Rural Tanzanians Turn to Processed Food and Meals Away From Home as Incomes Rise and Employment Patterns Shift

Photo image with map of Tanzania and homes in a Tanzanian village

People around the world are shifting away from diets of mostly staple foods and are eating more processed food and meals away from home that can be high in salt, fat, and sugar. For instance, USDA’s Economic Research Service (ERS) reported in 2017 that as incomes rose in developing regions such as Sub-Saharan Africa, people tended to consume more processed foods. This change in eating habits is known as nutrition transition. Combined with more sedentary lifestyles, nutrition transition can lead countries to experience the “double burden of malnutrition.” That is, obesity and under-nutrition may occur at the same time. (For more information, please see ERS’ International Consumer and Food Industry Trends topic page.)

Researchers from ERS and Michigan State University recently studied geographic and demographic patterns of consumption of processed food in one Sub-Saharan African country, Tanzania. This study helps show who is consuming processed food and where, as well as the factors that drive such consumption. It also sheds light on potential dietary changes in other countries experiencing demographic changes similar to those in Tanzania. The researchers used data from Tanzania’s Household Budget Survey, which collected information on, among other things, household members’ employment situation, education, assets, and food consumption. For the food consumption information, the survey relied on a 28-day diary filled out by a household member. Researchers classified each food product by five levels of processing:

  • Unprocessed food (such as raw fruits and vegetables, and beans);
  • Low-processed food (such as maize flour and milled rice);
  • High-processed unpackaged food (such as mandazi, a fried wheat bun similar to a donut);
  • High-processed packaged food, also called ultra-processed food (such as cookies, bread, and soft drinks); and
  • Meals away from home, which are meals consumed outside the house (such as rice with beans or French fries and eggs consumed at a roadside stall or in a cafeteria).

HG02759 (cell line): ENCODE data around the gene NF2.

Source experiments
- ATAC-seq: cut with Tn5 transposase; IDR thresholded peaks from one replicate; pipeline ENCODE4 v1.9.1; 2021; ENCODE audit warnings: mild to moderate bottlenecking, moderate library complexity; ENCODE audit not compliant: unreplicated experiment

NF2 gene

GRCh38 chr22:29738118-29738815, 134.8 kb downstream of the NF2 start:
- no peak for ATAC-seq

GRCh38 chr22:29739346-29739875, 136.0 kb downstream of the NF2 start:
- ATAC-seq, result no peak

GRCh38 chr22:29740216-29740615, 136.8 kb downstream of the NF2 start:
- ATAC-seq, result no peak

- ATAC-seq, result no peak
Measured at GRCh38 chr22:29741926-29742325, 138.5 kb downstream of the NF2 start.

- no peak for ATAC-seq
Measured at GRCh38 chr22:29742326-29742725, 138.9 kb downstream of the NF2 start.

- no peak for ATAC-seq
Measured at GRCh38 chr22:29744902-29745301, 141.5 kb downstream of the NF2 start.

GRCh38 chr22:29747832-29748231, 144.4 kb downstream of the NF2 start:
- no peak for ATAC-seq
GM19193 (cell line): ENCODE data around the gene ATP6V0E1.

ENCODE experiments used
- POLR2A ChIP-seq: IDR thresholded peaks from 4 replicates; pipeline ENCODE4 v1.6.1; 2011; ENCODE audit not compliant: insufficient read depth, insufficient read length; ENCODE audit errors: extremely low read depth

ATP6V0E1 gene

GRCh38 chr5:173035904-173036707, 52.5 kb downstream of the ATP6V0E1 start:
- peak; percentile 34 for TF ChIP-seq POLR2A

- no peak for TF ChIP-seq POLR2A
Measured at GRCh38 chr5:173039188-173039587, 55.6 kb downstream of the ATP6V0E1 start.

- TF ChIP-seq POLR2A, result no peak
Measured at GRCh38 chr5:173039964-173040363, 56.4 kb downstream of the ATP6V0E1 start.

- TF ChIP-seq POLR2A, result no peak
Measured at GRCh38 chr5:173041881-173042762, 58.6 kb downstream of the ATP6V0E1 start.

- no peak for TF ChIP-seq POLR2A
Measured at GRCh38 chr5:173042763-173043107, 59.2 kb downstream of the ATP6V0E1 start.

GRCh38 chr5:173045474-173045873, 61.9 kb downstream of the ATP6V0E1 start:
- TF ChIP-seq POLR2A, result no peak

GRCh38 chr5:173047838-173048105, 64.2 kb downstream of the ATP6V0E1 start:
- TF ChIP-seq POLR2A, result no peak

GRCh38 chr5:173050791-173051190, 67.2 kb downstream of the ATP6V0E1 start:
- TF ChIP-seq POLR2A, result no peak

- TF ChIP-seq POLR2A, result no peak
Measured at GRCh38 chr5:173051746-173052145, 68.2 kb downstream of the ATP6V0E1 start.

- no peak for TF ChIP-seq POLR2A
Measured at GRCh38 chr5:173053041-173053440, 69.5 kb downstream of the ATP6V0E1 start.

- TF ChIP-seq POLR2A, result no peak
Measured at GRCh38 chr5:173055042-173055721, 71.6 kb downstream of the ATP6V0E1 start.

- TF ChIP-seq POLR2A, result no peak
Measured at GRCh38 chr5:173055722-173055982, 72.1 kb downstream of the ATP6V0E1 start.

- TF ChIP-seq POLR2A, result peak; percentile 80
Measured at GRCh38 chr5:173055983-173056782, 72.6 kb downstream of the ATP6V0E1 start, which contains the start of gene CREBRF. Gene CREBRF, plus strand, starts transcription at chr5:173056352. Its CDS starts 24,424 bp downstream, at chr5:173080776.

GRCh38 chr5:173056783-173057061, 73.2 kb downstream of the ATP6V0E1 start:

Researchers also used geographic information to categorize rural households by the driving time, in hours, from the nearest urban area.

The researchers found high shares of processed food (including meals away from home) in total food consumption, even in rural areas of the country. Processed food accounted for an average of 70 percent of the total value of food consumed by rural Tanzanian households, including meals away from home, compared to about 78 percent for urban households. Distance of rural households from a city did not affect the data because the share and type of processed food in the diet remained about the same for rural households, even for households farthest from urban areas. The chart below shows that, aside from a drop-off of total processed food consumed in the most hinterland rural areas, processed food hovers around 70 percent of consumption. The share of low-processed food in total processed food remains around 80 percent to 85 percent in all rural areas. The most highly processed categories—ultra-processed food and meals away from home—make up more than 10 percent of the diet in all rural categories. Further analysis suggests that key drivers of processed food consumption include higher incomes and the time women spend working away from the farm.

The results obtained from Tanzania echo ERS research on U.S. eating patterns. A report from 2018 showed that higher U.S. household incomes and greater time constraints (for example, because of higher participation of women in the workforce) are correlated with the purchase of highly processed food and meals eaten away from home. Taken together, these findings suggest that in Tanzania, as in the United States, increasing incomes and changing employment patterns are associated with higher consumption of ultra-processed food and meals eaten away from home, raising concerns about obesity and the so-called double burden of malnutrition.